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12 Protection of the Wounded, Sick, and Shipwrecked

Dieter Fleck

From: The Handbook of International Humanitarian Law (4th Edition)

Edited By: Dieter Fleck

From: Oxford Public International Law (http://opil.ouplaw.com). (c) Oxford University Press, 2023. All Rights Reserved.date: 27 September 2023

Armed conflict — Care for the sick and wounded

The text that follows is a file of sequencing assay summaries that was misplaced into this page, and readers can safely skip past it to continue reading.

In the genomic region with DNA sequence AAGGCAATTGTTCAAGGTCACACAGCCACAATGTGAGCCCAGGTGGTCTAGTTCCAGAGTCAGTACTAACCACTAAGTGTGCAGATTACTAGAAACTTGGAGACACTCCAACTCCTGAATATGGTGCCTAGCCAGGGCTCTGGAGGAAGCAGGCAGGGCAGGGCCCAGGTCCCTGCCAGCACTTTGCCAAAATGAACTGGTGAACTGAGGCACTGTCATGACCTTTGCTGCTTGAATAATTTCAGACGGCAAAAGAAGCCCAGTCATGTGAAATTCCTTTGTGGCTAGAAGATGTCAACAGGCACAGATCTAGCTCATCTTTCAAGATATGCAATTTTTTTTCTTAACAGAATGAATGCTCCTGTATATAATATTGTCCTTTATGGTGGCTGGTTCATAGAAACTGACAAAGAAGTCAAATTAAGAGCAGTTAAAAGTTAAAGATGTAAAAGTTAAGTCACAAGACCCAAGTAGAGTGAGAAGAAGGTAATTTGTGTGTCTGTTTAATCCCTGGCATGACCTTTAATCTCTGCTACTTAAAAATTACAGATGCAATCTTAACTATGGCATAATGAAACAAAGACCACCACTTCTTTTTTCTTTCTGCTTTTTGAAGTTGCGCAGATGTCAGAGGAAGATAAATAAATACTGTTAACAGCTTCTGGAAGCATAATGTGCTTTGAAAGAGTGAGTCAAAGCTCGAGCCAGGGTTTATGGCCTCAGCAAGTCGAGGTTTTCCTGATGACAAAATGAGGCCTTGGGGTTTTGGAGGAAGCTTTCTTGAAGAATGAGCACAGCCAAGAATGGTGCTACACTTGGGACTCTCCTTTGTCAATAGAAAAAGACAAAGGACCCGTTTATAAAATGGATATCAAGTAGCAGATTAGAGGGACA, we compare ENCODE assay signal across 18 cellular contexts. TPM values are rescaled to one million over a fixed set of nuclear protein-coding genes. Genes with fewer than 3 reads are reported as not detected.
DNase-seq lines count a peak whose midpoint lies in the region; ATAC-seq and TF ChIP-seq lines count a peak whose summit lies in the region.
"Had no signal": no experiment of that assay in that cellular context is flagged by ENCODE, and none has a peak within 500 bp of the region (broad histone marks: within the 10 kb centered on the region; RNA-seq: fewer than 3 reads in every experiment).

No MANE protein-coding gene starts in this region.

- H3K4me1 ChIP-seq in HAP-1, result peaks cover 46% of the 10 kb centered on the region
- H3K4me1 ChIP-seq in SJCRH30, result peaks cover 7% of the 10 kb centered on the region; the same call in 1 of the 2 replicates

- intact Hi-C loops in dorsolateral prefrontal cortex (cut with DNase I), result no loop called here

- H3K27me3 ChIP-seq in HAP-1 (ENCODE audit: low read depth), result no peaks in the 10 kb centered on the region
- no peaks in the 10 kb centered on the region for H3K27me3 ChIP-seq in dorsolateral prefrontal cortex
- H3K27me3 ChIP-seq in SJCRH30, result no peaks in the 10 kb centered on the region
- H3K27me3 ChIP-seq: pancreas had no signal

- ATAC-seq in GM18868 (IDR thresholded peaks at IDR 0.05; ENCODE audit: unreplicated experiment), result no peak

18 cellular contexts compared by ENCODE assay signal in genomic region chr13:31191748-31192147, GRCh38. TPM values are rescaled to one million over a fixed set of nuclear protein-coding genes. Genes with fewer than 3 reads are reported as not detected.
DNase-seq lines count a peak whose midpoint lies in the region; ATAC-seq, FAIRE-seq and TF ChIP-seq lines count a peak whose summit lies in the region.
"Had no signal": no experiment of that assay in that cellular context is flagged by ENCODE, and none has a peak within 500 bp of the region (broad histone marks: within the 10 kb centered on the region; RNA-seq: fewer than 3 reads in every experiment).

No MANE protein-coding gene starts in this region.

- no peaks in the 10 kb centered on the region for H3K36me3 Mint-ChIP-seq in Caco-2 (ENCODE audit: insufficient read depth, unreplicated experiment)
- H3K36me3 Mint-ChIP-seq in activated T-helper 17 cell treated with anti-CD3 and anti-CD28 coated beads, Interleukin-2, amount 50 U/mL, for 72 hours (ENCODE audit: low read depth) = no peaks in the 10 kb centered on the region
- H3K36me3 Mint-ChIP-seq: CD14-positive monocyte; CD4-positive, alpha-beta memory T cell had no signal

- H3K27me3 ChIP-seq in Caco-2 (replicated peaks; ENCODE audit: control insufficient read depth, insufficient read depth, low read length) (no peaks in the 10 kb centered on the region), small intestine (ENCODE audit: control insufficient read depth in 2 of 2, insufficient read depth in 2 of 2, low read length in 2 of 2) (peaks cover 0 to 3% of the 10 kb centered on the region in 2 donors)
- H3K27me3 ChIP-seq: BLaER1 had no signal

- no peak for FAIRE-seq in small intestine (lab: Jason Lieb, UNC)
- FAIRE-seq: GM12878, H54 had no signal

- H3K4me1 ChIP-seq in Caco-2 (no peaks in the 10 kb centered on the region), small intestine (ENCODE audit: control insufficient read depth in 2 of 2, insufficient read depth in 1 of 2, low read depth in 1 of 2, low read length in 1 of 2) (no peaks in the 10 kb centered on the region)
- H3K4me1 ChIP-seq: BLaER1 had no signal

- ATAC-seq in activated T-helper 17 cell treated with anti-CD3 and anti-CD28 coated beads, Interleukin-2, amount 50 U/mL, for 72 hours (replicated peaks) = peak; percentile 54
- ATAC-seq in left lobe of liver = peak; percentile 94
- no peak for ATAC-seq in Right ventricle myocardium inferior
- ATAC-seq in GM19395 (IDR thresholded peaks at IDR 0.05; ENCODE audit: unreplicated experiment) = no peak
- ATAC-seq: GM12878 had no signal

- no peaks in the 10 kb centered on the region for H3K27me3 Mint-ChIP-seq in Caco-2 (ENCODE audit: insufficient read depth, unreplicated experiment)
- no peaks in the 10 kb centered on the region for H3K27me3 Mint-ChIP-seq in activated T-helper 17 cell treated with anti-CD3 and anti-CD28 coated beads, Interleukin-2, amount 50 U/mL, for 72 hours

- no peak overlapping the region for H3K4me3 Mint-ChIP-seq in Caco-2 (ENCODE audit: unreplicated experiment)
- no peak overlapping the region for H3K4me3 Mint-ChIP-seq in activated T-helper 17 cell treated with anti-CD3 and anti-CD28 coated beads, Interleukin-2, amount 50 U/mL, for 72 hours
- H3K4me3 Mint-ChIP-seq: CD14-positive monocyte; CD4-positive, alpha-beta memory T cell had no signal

This chapter studies the protection of the wounded, sick, and shipwrecked. The definition of persons protected under the various treaties for the protection of the wounded, sick, and shipwrecked evolved constantly from the adoption of the 1864 Geneva Convention, which only applied to ‘combatants’. The 1906 Geneva Convention subsequently broadened the scope of application to add ‘other persons officially attached to the armed forces’, and the 1929 Geneva Convention similarly referred to ‘officers and soldiers and other persons officially attached to the armed forces’. As far as warfare at sea was concerned, the Hague Convention (III) of 1899 applied to ‘sailors and soldiers who are taken on board’, while the 1907 Hague Convention (X) added to this definition ‘other persons officially attached to fleets or armies’ in analogy to the 1906 Geneva Convention. The chapter then looks at the protection of medical personnel and the rules of international humanitarian law on the dead and missing persons. It also details the development which has led to the adoption of a new protective emblem: the Red Crystal.

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